"I guess it does get a little boring after a while," Rick says. "And it's not as easy to corrupt people anymore, not as easy as you might think, and not half as rewarding."
Matthias is skulking out of the bookstore with his head down, and I can see Sarah watching him go, tapping her toe and folding her arms and vaguely fuming. The guy who had the self-help book taps her on the shoulder, and he looks like he's trying to talk to her politely. She covers up her surprise by just glaring at him, working her jaw like she's chewing on some gum, and idly twisting a strand of her hair. The guy, maybe he's telling her it's no big deal if a guy needs a little help every now and then, maybe he's saying that he's not ashamed to want to try and get his life back on track. She bites back at him with some quick retort and he gives her the finger as he scuttles away, glancing resentfully over his shoulder.
"People just aren't that good anymore," Rick says. "Maybe we've done our job too well."
From the steps of our old apartment building you can just about see the ocean if the trees are blowing the right way, and that's where me and Matthias are sitting, sharing a couple of beers and waiting for eight-o-clock to roll around. Lailah and I used to live here, till she asked me to move in with her. Where she got the big plantation house that we're in now, I never asked. She'd probably just say, "God provides". Maybe that's true. I keep asking myself why she's with me, why she's here at all. Maybe that's the answer, I'm not sure.
"You can almost see the ocean from here," Matthias says, craning his head to see past the swaying line of trees. "I forgot about that."
"This place wasn't too great, but yeah, you almost can see it from here, sure."
"I'm sorry about the table, Simon."
"I'm sorry about the stitches."
Matthias stares down into his bottle, "I guess I had it coming, way I was acting."
"You sure you remember all that? You were pretty messed up."
"Yeah, sure I do."
Somewhere just beyond those trees people are coming in and out of the water and realizing that they've got big bright burns all across their backs. Probably a few guys are finishing off their beers and putting away their tackle. Maybe some kid doesn't want to leave his sand castle because the tide's coming in and it'll just get washed away.
"I'm sorry about the stereo too."
"Don't worry about it."
"I'll pay it back sometime."
"Alright, man. Don't worry about it, though."
Lailah and I used to go out to the beach around this time of day. The tourists would all be packing it in and we'd be the only ones schlepping out with two fold-out chairs and a couple of drinks. We'd hunt for shells along the shore, even though it'd already been combed over a hundred times. Sometimes you never know, you just might find something beautiful.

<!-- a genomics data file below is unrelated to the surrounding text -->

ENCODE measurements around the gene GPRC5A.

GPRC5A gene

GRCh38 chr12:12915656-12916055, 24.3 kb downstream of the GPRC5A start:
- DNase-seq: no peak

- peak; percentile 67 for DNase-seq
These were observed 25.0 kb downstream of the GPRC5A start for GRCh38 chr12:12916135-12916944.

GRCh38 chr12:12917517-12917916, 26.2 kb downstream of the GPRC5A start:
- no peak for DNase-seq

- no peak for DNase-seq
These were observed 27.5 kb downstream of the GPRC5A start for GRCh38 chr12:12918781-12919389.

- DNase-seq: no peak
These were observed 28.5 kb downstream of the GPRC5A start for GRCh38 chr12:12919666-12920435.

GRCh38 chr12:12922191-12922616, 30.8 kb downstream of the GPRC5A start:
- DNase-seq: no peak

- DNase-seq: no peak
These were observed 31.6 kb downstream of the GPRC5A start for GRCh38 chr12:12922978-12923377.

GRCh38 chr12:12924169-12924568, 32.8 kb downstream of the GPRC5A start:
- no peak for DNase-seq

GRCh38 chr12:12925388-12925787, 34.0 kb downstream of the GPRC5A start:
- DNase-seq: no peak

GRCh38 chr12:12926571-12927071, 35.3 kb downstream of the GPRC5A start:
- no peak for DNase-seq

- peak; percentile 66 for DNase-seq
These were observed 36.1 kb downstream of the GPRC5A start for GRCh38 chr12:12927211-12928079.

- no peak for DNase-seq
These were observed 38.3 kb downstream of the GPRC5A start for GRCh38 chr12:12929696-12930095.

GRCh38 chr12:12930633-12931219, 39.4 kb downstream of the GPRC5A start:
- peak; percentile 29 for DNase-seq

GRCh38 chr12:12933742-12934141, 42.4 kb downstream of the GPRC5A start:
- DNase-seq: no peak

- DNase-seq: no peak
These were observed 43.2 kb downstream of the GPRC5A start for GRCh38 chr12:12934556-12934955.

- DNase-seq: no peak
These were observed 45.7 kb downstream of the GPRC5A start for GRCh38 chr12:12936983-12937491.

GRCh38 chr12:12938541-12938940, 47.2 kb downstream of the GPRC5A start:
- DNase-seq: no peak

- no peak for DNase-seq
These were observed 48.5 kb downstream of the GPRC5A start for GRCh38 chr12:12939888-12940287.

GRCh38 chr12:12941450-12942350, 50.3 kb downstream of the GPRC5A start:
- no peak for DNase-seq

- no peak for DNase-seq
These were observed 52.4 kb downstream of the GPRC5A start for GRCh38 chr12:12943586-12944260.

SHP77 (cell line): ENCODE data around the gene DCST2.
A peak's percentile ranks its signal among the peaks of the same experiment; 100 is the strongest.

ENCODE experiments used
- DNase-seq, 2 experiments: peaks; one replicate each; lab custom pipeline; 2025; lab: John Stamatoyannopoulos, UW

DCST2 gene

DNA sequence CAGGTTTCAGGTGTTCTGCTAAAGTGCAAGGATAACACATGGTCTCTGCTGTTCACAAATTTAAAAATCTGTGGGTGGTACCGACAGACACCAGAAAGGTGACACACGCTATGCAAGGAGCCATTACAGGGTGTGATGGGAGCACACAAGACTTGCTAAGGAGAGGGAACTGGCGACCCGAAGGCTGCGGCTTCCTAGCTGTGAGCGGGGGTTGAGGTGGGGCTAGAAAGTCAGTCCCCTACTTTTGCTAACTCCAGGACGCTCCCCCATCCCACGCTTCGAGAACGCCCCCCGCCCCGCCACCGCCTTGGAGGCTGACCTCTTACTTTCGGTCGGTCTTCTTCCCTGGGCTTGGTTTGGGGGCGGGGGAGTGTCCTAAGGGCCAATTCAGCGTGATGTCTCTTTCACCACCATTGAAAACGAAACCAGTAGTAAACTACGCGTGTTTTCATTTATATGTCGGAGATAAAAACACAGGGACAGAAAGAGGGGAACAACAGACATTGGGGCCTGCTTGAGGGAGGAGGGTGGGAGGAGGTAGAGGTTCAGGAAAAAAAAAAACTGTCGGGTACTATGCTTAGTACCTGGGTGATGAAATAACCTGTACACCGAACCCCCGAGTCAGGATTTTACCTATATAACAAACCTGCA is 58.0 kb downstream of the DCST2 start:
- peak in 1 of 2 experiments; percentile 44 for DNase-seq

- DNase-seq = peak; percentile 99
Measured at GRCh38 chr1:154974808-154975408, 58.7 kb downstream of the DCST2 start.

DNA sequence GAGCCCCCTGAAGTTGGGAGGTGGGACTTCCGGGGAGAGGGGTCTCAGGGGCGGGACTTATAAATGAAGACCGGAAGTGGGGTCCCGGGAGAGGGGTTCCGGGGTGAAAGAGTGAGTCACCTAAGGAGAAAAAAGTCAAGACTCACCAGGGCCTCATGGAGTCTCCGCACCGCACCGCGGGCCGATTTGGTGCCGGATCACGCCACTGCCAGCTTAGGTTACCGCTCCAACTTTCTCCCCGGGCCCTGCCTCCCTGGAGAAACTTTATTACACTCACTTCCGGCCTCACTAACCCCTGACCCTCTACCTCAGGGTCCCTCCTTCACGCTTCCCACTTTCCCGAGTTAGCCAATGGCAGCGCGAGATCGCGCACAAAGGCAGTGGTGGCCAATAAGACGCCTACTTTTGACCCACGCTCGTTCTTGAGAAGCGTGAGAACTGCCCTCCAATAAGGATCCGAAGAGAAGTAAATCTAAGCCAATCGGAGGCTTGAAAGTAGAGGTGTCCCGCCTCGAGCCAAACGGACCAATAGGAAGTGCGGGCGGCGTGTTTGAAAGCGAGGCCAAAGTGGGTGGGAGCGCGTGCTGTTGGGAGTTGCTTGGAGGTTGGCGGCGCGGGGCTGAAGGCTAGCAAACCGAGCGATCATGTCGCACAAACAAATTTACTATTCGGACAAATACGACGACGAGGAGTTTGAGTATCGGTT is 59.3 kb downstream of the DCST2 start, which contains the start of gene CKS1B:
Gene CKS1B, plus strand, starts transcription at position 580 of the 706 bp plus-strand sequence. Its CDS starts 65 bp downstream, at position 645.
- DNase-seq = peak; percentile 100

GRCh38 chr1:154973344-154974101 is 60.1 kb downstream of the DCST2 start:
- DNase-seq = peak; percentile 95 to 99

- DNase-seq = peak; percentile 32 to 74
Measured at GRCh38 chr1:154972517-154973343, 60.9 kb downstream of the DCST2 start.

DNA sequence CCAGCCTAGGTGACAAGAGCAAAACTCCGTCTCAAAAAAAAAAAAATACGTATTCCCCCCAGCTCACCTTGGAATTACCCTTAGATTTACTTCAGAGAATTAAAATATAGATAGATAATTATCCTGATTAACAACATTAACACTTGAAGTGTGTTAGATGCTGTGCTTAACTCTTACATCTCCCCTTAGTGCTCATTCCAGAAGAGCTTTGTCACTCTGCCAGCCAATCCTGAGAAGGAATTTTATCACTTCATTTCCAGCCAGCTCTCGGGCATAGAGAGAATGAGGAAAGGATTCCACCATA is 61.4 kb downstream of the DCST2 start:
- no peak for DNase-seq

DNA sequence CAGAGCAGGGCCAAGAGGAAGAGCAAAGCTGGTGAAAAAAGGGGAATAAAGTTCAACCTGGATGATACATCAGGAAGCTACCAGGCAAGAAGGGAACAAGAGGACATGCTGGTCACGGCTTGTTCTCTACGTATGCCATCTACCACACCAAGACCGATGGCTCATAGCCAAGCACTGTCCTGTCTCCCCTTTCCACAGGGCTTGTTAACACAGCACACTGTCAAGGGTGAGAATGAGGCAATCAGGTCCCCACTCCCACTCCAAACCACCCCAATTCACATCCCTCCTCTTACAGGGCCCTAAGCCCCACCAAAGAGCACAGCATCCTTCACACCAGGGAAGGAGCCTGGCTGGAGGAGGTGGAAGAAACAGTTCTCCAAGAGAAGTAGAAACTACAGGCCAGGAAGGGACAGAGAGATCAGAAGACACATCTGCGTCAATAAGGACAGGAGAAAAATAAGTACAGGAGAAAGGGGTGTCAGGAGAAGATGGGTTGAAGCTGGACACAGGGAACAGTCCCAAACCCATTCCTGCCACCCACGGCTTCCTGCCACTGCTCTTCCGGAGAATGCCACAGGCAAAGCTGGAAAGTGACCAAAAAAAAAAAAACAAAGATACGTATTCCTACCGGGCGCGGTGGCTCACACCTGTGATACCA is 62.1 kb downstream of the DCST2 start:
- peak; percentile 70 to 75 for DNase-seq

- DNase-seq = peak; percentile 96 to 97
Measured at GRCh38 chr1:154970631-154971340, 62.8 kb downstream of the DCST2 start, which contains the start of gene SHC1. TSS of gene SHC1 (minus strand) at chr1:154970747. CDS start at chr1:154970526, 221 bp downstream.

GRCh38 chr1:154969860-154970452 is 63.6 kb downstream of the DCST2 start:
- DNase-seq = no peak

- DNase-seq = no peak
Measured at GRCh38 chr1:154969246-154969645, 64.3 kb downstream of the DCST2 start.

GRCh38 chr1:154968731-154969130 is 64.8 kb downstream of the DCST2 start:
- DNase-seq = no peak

"What do you think about Lailah, Matt? I mean, you must go way back with her, right?"
The sun's going down now; it must be getting close to eight. "Lailah?" Matthias says, "She's a good girl, Simon. You need to hang on to her."
Lailah and me, we'd sit out on the beach watching the sun set and the darkness creep in over the water, until it washed over us and we were alone except for a few lights behind us, and a few distant ones in the water and in the sky.
"Yeah, I know."
"No, man, listen to me, I mean it. She's good, like, completely good. You can't let her go man. You don't know what it would be like for someone like her to be hurt that much. It'd probably destroy her. She'd probably never be the same."
"I'm not saying I'm gonna, but I think she's a little stronger than that, don't you?"
"I wouldn't be so sure, Simon."
"Hey!" Rick shouts at us from below. "We ought to go, huh?" He and Sarah are looking up at us from the yellowed grass in front of the building, littered with broken bottles and liquor labels. Somewhere police sirens are howling.
"Yeah sure, Rick," I shout back, "let's go."
The skating rink behind our old apartment has been about to go out of business for as long as I can remember. No one will let it, though; maybe there are just too many memories of first kisses and hand-holdings there. Too many first dates and educated-guess gropings beneath the cheap strips of neon glow-in-the-dark tape and green plastic stars. Maybe a place like that can't really die until all those memories are gone.